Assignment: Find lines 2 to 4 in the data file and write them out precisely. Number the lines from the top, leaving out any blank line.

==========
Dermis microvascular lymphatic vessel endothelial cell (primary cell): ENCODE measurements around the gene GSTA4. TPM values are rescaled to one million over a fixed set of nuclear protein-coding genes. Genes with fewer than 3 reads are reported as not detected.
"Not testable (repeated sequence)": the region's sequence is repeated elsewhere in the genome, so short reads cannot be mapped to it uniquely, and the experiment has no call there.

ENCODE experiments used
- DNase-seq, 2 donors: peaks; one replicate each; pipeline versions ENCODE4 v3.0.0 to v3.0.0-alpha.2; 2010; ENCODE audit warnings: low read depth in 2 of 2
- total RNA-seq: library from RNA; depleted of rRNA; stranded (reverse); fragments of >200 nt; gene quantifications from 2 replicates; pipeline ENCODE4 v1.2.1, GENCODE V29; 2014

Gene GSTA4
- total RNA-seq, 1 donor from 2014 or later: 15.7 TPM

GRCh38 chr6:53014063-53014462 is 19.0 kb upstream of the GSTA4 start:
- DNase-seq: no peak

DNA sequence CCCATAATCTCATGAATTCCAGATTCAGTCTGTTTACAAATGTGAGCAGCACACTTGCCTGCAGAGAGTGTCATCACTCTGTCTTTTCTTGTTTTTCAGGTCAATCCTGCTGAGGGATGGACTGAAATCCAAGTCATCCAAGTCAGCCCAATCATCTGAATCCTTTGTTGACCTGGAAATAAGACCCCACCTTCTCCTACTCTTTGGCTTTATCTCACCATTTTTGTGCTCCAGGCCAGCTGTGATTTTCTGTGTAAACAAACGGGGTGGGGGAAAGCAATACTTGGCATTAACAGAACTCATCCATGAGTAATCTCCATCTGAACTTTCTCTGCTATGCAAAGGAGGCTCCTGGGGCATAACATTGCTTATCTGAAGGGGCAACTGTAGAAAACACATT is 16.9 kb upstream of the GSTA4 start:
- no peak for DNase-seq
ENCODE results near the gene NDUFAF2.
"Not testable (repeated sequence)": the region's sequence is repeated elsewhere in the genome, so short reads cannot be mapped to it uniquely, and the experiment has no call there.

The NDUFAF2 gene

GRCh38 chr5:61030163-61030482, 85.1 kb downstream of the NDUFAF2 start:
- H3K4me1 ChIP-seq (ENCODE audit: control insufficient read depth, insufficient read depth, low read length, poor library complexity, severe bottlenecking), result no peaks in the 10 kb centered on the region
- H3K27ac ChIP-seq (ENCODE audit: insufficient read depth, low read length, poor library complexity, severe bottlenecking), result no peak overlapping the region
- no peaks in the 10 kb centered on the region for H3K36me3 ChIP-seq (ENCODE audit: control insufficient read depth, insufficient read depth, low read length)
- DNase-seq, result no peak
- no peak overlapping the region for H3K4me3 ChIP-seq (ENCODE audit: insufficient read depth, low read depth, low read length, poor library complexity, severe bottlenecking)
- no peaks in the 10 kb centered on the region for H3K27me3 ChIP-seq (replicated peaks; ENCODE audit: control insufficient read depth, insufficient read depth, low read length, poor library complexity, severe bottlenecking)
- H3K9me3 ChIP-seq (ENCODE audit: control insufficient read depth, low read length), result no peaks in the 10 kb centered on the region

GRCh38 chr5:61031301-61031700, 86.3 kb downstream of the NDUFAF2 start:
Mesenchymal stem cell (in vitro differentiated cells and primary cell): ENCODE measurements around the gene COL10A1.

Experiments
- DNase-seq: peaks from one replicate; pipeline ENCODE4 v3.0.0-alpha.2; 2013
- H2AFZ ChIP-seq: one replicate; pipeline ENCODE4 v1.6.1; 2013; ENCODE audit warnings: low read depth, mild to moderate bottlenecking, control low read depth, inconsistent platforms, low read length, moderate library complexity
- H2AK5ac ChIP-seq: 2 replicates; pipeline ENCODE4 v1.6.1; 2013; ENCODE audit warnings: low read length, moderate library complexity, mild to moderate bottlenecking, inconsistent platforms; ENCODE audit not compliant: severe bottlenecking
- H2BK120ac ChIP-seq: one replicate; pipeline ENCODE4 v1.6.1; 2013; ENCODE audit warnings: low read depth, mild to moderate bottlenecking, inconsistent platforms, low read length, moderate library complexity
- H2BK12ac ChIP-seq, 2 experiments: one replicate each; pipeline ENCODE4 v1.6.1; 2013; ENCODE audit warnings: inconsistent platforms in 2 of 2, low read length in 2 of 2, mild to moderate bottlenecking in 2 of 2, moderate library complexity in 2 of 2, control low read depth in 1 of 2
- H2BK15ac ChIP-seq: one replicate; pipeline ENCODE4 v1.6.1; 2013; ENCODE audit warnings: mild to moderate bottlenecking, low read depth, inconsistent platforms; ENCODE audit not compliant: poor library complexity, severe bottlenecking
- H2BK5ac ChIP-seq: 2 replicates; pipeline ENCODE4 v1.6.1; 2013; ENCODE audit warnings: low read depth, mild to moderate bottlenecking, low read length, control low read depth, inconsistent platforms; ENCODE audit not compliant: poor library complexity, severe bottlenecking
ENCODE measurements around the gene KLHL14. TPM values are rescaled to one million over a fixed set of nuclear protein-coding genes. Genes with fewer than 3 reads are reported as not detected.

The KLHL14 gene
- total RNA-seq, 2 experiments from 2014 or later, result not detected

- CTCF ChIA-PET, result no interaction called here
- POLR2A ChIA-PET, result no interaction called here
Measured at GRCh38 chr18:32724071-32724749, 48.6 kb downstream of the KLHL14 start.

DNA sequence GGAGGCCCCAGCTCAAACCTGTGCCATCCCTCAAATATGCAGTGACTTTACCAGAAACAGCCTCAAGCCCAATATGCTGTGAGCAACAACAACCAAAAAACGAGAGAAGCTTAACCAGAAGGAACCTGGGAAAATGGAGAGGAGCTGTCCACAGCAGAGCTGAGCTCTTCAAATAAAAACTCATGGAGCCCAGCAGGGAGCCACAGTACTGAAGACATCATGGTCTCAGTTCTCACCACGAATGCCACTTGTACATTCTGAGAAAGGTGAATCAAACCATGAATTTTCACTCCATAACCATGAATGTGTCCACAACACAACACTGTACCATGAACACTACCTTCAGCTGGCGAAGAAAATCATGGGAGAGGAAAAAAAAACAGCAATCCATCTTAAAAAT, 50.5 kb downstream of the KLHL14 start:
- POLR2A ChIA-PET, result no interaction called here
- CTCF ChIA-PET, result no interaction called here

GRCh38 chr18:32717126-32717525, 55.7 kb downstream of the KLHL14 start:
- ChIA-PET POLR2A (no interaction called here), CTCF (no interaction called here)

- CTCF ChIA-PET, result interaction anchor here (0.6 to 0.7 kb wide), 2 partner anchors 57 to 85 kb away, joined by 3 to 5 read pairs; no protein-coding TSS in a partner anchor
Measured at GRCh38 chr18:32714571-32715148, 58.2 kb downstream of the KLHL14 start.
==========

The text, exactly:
"Not testable (repeated sequence)": the region's sequence is repeated elsewhere in the genome, so short reads cannot be mapped to it uniquely, and the experiment has no call there.

ENCODE experiments used
- DNase-seq, 2 donors: peaks; one replicate each; pipeline versions ENCODE4 v3.0.0 to v3.0.0-alpha.2; 2010; ENCODE audit warnings: low read depth in 2 of 2